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Originally published June 23 2011

AMA: Health insurance companies botch up to 20 percent of claims

by Jonathan Benson, staff writer

(NaturalNews) Many NaturalNews readers have likely experienced, if even just once, the hassle of having their health insurance company improperly file a insurance claim, which can result in filing disputes, delayed payments, and other administrative problems. According to the American Medical Association (AMA), as many as 20 percent of health insurance claims are improperly filed, which reportedly adds an additional $17 billion a year to the overall healthcare burden.

The new AMA report explains that insurance company filing errors have increased two percent over last year's figures, now topping 19.3 percent. Among the top insurers, UnitedHealth had the lowest error rate of 9.77 percent. Regence Group Blue Cross Blue Shield was next at 11.59 percent, followed by Health Care Service Corp. at 12.96 percent. Anthem Blue Cross Blue Shield had the worst error rate at 38.95 percent.

"A 20 percent error rate among health insurers represents an intolerable level of inefficiency that wastes $17 billion annually," said Dr. Barbara McAneny, an AMA board member and medical oncologist from New Mexico, to the Chicago Tribune. "Health insurers must put more effort into paying claims correctly the first time to save precious health care dollars and reduce unnecessary administrative tasks that take time and resources away from patient care."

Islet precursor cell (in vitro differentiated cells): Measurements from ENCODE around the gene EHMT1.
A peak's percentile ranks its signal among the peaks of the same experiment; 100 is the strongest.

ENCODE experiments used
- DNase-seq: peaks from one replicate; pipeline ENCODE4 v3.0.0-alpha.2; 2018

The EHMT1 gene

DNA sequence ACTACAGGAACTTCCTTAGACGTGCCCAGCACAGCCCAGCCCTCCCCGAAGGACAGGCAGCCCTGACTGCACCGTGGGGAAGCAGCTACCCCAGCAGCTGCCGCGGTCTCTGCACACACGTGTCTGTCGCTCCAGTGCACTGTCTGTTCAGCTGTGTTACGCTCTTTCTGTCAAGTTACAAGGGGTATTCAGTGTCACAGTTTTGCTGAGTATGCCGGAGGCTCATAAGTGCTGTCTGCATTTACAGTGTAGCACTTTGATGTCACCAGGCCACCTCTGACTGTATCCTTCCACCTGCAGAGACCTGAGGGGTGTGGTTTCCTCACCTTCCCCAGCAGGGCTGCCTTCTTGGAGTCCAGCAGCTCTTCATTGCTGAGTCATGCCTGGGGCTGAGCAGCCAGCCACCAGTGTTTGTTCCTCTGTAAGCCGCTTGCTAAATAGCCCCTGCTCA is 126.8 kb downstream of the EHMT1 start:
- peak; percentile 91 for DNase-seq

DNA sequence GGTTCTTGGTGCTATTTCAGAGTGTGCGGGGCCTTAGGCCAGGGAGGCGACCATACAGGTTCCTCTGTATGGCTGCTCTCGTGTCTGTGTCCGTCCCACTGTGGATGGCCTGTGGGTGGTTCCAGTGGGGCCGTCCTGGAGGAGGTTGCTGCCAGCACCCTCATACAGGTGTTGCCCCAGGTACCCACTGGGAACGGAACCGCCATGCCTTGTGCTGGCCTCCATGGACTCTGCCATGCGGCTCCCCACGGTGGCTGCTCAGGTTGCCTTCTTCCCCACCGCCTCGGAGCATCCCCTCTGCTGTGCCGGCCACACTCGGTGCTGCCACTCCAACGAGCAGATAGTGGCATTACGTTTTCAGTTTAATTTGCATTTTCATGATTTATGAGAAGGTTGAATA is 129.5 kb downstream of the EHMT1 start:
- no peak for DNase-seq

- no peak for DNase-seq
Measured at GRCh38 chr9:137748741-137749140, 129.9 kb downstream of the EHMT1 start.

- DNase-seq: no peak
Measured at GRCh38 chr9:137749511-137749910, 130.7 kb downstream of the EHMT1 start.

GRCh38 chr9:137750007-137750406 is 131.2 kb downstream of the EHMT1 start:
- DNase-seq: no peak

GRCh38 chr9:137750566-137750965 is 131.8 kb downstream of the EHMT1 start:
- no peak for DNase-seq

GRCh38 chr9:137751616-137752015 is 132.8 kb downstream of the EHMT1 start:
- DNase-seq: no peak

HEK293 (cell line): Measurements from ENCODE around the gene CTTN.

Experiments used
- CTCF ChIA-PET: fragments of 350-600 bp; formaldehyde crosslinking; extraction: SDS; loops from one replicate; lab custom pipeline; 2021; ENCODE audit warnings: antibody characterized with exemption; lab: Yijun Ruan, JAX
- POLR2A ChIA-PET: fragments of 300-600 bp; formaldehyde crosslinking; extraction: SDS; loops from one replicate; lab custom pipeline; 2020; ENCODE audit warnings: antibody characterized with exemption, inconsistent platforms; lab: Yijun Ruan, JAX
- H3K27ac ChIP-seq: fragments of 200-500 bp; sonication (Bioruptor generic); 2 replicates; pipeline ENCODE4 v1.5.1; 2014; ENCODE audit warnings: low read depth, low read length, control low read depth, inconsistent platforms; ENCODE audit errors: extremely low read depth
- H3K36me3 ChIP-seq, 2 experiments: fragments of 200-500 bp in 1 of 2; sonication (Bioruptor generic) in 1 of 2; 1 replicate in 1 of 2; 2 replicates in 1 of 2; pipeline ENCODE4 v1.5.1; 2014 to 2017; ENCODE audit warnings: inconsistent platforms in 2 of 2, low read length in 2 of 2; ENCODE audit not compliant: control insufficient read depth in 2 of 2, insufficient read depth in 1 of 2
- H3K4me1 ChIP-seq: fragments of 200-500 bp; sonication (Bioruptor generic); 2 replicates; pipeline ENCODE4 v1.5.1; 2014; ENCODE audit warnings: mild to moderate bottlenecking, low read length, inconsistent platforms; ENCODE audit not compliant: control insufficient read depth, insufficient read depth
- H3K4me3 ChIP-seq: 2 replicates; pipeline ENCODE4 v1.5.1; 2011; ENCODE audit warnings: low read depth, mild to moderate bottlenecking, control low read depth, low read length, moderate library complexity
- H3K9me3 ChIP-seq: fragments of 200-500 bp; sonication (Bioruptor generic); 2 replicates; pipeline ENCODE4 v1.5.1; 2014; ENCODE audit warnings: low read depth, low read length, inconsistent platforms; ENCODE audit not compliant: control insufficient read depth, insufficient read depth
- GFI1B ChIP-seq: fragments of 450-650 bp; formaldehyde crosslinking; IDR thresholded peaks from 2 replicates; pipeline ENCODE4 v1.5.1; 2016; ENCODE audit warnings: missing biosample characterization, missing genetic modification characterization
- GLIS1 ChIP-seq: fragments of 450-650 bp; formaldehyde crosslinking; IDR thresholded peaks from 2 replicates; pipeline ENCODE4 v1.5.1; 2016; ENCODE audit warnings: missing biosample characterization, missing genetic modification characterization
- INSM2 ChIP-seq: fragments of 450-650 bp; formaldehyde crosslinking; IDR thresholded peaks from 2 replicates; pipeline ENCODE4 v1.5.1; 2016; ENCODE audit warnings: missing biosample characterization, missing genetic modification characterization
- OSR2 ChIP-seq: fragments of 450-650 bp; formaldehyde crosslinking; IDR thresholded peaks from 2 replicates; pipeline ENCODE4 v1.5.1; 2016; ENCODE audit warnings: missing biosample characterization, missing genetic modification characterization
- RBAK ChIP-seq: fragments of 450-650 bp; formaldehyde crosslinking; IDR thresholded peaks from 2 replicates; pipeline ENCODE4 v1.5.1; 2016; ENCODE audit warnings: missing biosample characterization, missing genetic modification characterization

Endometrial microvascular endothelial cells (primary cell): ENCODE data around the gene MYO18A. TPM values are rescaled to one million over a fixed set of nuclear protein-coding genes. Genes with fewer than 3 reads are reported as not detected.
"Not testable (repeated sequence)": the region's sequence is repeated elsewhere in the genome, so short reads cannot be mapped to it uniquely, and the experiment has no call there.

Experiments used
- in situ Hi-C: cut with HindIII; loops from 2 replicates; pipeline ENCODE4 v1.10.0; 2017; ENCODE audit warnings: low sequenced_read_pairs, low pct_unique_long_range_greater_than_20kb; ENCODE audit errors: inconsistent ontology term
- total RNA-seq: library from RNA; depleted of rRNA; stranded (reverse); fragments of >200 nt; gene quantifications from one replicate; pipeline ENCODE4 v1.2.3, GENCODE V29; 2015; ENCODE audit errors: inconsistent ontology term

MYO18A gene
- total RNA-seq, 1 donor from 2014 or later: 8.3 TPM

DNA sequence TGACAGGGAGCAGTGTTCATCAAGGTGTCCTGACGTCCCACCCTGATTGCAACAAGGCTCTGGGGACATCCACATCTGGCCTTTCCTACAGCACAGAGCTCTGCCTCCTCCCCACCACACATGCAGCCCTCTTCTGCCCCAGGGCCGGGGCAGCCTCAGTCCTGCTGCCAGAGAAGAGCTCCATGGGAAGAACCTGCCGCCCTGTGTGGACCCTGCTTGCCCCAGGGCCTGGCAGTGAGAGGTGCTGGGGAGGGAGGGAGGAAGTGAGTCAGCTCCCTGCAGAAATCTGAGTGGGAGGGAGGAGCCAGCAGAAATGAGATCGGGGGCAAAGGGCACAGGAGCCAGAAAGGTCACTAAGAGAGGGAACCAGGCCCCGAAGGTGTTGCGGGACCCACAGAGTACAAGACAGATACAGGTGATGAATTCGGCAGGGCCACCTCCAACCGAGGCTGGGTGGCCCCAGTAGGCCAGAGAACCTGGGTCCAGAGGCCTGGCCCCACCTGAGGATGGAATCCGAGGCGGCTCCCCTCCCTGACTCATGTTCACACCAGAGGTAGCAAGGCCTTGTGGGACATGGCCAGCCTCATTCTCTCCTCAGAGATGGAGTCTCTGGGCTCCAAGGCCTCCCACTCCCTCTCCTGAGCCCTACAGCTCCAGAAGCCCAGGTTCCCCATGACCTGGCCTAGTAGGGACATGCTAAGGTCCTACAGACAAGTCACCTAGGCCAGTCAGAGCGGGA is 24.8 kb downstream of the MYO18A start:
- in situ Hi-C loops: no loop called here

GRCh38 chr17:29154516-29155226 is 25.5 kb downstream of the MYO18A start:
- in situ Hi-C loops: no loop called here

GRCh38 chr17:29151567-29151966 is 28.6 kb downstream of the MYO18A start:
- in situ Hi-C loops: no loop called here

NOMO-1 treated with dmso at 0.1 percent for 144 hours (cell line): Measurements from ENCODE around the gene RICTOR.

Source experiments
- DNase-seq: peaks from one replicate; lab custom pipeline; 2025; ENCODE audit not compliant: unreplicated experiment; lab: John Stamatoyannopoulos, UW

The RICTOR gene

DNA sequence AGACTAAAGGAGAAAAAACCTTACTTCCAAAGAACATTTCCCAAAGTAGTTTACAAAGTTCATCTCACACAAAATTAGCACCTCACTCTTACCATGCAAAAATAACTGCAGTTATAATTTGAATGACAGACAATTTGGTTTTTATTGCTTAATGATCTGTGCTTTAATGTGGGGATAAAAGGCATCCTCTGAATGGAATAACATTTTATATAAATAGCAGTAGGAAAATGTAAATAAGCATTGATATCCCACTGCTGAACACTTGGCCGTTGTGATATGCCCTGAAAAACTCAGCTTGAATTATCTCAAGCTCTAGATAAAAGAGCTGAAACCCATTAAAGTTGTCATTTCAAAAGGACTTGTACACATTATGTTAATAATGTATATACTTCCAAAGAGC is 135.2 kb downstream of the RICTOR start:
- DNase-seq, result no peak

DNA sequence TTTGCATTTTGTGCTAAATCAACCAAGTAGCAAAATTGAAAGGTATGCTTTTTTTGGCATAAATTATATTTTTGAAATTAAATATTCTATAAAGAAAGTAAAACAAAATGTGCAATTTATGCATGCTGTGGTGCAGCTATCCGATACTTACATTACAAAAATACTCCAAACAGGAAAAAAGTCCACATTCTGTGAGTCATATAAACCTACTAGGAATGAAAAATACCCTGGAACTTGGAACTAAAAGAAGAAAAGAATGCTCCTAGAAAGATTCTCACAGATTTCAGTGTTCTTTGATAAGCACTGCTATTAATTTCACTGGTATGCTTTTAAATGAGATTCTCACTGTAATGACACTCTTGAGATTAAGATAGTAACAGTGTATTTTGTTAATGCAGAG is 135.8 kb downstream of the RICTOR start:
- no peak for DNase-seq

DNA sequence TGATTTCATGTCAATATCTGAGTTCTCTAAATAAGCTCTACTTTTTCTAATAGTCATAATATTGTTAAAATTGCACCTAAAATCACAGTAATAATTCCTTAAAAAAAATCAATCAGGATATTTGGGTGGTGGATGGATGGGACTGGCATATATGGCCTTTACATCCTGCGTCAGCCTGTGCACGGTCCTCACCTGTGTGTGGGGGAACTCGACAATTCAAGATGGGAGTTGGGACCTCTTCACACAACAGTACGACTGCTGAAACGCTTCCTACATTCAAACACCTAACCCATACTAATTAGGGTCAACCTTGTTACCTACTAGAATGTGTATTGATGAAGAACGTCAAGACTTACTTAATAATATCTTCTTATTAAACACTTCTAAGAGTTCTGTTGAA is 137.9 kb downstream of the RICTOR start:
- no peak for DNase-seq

On the positive side, the report explains that insurance companies are doing a better job of reducing "denial rates" these days, and it also notes an improvement in insurance company response time to claims. But many doctors still do not submit claims electronically, which the AMA claims may be responsible for delaying some claims.

Meanwhile, the AMA's expressed support for the provisions in last year's health care overhaul is likely responsible for the group's loss of 12,000 members last year ( Many former AMA members oppose the group's endorsement of the health care bill's individual mandate, which requires individuals to purchase health coverage.

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